The past three months have been awful for the stock market. Some investors, however, have suffered more than others -- hurting from losses that may have been worse than they had to be.

What makes a portfolio?
Carnage visits the unprepared. In investing, "unprepared" equals "undiversified." Consider modern portfolio theory, which says that an investor can reduce risk by holding a basket of stocks that represent various asset classes. That means an appropriate mix of large caps and small caps, tech and construction, stocks and bonds, and so on.

And there's method to this modern-portfolio madness. More than 200 stocks, each worth $1 billion or more, lost at least 30% of their market value over the past three months. Here are six notables:


Total three-month
return through July 21

Broadcom (NASDAQ:BRCM)


Marvell Technology (NASDAQ:MRVL)




Qualcomm (NASDAQ:QCOM)


Nortel Networks (NYSE:NT)




Source: Capital IQ.

Don't flirt with disaster -- insulate yourself
Now, what if you had invested instead in one of Shannon Zimmerman's model mutual fund portfolios? You'd have fared better, though you'd still be down a few percentage points:

  • Aggressive model, down 7.3%
  • Moderate model, down 4.8%
  • Conservative model, down 1.8%

Put in real dollars, while a $10,000 investment in Broadcom would be worth $5,860 today, an investment across Shannon's aggressive portfolio would be worth $9,270. That's more than $3,000 saved to help fuel future returns.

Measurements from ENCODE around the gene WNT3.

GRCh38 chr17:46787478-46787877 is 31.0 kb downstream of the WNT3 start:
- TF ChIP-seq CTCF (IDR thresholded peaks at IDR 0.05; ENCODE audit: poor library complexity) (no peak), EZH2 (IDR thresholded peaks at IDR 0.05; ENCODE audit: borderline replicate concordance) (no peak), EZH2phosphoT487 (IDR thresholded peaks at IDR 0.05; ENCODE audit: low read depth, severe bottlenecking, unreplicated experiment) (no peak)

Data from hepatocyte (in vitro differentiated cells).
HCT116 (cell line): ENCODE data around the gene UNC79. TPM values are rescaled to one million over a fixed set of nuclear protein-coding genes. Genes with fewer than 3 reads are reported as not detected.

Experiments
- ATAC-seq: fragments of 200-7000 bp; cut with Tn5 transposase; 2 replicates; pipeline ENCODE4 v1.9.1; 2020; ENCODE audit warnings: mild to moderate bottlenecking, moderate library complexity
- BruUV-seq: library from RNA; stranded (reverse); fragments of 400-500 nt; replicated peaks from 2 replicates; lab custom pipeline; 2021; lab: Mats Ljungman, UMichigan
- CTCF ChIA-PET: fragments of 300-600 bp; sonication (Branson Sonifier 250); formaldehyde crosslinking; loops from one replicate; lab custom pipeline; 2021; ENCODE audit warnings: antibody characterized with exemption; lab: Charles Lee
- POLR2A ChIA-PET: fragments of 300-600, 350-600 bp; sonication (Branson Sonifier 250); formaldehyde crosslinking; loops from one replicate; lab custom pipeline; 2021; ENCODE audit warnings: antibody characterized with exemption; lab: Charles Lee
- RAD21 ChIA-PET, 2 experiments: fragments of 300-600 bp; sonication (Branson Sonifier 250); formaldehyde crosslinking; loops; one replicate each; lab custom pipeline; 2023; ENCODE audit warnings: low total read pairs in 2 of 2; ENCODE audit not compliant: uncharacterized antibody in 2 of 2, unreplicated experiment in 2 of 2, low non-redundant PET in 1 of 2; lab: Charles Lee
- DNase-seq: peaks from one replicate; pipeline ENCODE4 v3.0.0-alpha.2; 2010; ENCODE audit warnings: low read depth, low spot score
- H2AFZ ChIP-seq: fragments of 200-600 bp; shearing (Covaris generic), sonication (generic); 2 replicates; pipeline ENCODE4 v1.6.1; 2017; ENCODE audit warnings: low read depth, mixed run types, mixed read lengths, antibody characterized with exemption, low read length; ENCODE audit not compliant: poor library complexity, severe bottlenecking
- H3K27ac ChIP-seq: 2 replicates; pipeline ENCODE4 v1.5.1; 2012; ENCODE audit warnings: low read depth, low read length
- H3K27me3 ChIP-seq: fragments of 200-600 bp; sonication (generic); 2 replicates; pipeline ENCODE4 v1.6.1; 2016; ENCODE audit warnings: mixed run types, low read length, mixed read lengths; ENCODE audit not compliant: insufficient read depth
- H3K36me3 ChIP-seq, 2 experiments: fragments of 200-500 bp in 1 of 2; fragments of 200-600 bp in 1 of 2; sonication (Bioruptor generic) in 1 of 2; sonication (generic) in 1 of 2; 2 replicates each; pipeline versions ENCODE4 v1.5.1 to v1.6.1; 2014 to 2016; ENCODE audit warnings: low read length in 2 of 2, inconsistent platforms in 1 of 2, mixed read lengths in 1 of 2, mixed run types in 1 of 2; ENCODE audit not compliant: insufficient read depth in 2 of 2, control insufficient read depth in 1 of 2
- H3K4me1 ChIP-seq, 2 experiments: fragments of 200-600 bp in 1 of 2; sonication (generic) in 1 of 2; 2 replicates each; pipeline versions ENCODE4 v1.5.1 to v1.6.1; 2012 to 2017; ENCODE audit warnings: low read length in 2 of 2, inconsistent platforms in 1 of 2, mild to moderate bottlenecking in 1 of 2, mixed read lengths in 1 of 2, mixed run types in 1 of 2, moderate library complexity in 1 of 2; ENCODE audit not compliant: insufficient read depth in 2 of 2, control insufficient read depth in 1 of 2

Why the difference? Diversity.

Funds can typically hold and track more stocks than the individual investor can. Even better, those who follow Shannon's aggressive portfolio guidelines spread their investment across 12 Championship-caliber selections with different strategies.

That's a crucial point. As important as it is to diversify your holdings across industry (the big losers above are all in tech) and market cap, it's also important to have both growth and value in your portfolio. Fortunately, a few carefully chosen mutual funds are well-suited to provide both types of diversification.

Profit from the choices of Champions
Investing isn't a perfect science. And there are times when you should concentrate, like when you have studied a stock so closely that you've got every reason to believe the odds heavily favor you. That's the approach that made Warren Buffett a billionaire, after all.

Nevertheless, neither you nor I possess the same skill as Buffett. We're better off diversifying our investing assets and preserving capital, even in tough markets like this one. And that's where Shannon can help. His Motley Fool Champion Funds portfolio is up more than eight percentage points on the relevant benchmarks. Want to learn more? A 30-day trial will get you access to every one of his buy reports on our dime. Click here to get started now.

Fool contributor Tim Beyers is still a stock jock, but he's liking funds more and more every day. Tim didn't own shares in any of the companies or funds mentioned in this story at the time of publication. You can find out what is in his portfolio by checking Tim's Fool profile. eBay is a Stock Advisor pick. The Motley Fool has an ironclad disclosure policy.